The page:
I hung up and was about to dial the house when the shuttle bus stopped in the lot. I grabbed my bag, and quickly made my way to the Pontiac Grand Am that Barney had reserved for me. I tossed my bag in the back seat, got in, plugged my cell phone into the cigarette lighter, and quickly got on my way. I dialed home at the first traffic light, and pressed the ‘speakerphone’ button.

“She’s in stable condition with smoke inhalation,” I said.

“No burns?” Jessica asked.

“The Sheriff didn’t mention any. He said the fire wasn’t bad, just smoky. Apparently it was in the chimney, but until I meet with someone from the Fire Department, I won’t know for sure. Did you get in touch with the emergency claims department at the insurance company?”

“Yes. They have your phone number. Someone will call you today. I also called Sensei Jim and your dad. Your dad wants you to call when you have a chance. I also talked to Elyse. She wanted to know how long you would be away.”

I sighed, “I don’t know. If anything comes up on the lawsuit, or anything else at work, she can call me. Did you get in touch with Jack Switzer?”

“Yes. He’ll reschedule your interview with the FBI. He did say they were likely to be quite upset.”

“Fuck 'em! It’s harassment. They have absolutely nothing because they can’t have anything! And if in some alternate universe they did, I’d either be under arrest or they would have made some clear threats.”

“Are there any other calls I need to make?”

“No, I think that’s it for now.”

“Are you doing OK?” Jessica asked.

“Other than being concerned about Katy, and about her business, I’m fine. You checked me before I left, remember?”

“Yes. You did miss your run this morning, and you’ll miss karate. That’s not good, Tiger.”

“One day won’t hurt. I promise I’ll find some time to exercise before bed.”

“And watch what you eat.”

I sighed, “I promise to look at every piece of food before I put it in my mouth!”

“Don’t be snarky! You’re under stress. The fire. The lawsuit. The FBI. All the other stuff from the past few weeks. You need to be extra careful! Do you hear me?”

“Yes, Doctor Jessica,” I said flatly.

“Don’t ‘Doctor Jessica’ me, Tiger! I’ll call Doctor Barton right now, if you like.”

“Sorry,” I said. “I just think you’re overreacting. I’m fine. Tell everyone I love them and I’ll call later.”

When she hung up, I snapped the mobile phone shut and tossed it on the passenger seat. She was right that I was under stress, but I was also annoyed by her constant harping on me about my diet and my exercise. I had been exercising regularly since Junior High, and except for a brief period after I moved to Chicago, or because of travel, I hadn’t slacked off in any way. It was the price of being married to a doctor. Kara was equally concerned, but more circumspect in how she handled it. The bottom line was, they both cared. I just wished Jessica would back off a bit.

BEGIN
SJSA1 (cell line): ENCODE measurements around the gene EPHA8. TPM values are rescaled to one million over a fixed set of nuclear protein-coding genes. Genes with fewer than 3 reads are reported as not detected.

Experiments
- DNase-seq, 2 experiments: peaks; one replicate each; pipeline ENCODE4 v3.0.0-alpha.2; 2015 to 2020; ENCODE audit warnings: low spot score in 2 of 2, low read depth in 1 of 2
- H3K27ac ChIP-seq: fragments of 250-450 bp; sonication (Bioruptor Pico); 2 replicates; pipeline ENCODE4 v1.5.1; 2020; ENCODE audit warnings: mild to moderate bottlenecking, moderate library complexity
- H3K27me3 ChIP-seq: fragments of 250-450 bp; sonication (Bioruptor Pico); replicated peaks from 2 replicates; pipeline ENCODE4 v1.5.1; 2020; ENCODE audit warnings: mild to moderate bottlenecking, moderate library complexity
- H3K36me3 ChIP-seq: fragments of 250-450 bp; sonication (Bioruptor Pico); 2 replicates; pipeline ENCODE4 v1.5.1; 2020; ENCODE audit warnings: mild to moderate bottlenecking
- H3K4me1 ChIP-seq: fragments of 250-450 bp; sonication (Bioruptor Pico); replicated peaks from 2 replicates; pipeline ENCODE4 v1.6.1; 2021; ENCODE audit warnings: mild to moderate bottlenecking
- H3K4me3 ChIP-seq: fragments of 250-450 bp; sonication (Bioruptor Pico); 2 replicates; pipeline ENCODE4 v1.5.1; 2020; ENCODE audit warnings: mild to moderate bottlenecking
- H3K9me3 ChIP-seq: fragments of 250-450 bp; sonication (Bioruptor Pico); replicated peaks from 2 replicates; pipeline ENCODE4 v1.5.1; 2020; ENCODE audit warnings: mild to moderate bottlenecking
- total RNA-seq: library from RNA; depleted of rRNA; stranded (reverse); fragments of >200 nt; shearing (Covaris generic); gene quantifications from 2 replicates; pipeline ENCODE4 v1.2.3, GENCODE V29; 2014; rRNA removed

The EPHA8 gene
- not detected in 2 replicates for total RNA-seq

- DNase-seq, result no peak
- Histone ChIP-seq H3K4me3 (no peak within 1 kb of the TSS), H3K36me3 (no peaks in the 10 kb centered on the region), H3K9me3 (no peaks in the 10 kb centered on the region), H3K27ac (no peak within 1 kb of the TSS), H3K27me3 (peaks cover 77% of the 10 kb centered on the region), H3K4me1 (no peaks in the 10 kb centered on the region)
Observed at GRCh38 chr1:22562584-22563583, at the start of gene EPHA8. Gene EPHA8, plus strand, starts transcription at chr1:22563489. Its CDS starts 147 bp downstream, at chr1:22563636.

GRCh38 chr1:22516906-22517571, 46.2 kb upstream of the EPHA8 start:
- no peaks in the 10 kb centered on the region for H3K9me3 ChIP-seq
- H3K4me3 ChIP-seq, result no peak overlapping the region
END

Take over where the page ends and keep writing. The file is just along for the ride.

June 22, 1991, Berlin, Vermont

I was happy that I’d grabbed the radar detector from the BMW when I’d parked at Midway and tossed it in my bag, as it allowed me to drive faster than I might otherwise have been willing to. I made good time, and pulled into the lot at the hospital in just over three-and-a-half hours. I parked and quickly walked inside.

“Hi. I’m Steve Adams. I’m Katy O’Connor’s fiancé. She was admitted last night for smoke inhalation after a fire at a bed-and-breakfast we own together.”

The woman at the desk accessed a computer terminal. As Jessica had predicted, she gave me a room number and I headed straight for the elevator and up to the third floor. I stopped at the nurses' station, and was directed to Katy’s room. I walked down the hallway, and found the door open. I recognized Katy’s parents and sister from the wedding.

“Hey,” I said.

I nodded to the others in the room, and walked over to Katy and took her left hand. The right one had IVs and a pulse-oximeter. I glanced up at the monitor and saw that her ‘sat’ was only 89%, which was low, especially given that she was receiving 5 liters of oxygen per minute by mask, according to the gauge on the wall. In addition, her respiration was faster than it should have been, and her heart rate was elevated. All of that added up to decreased lung function, based on things I’d learned from Al Barton and Jessica.

“Steve! What are you doing here?” Katy asked, her raspy voice muffled by the oxygen mask.

“The Sheriff called me and I got on the first flight to Boston. How are you?”

“My chest hurts, I’m coughing up black gunk, and I have a headache. Otherwise, OK.”

Mr. O’Connor shook my hand, “Thanks for having your wife track us down.”

“You’re welcome. What did the doctor say?”

“That she should be fine in a few days. There doesn’t appear to be any permanent damage. They need to run more tests.”

I nodded, “OK. Do we know anything more about the guests?”

“All OK, according to the Sheriff,” Mr. O’Connor said. “I guess they helped them all get hotels.”

“Katy,” I said, “I’m going to meet the Sheriff later and check out the building. I’m waiting for a call from the insurance company.”

She was about to answer when a doctor walked into the room.

“Doctor,” I looked at his name tag, “Markum? I’m Steve Adams, Katy’s fiancé. How is she?”

Katy’s sister’s eyes went wide, and her parents looked confused. Katy went wide-eyed and squeezed my hand. I hadn’t had time to explain, but I would afterwards.

“She’s doing OK. We’re monitoring her, and she should be released in a couple of days.”

“Her sat level is low,” I said. “I assume you’ve been doing regular blood gasses?”

“Yes, we have. Are you a physician, Mr. Adams?”

I was married to one, but there was no way I could say that now that I’d introduced myself as Katy’s fiancé!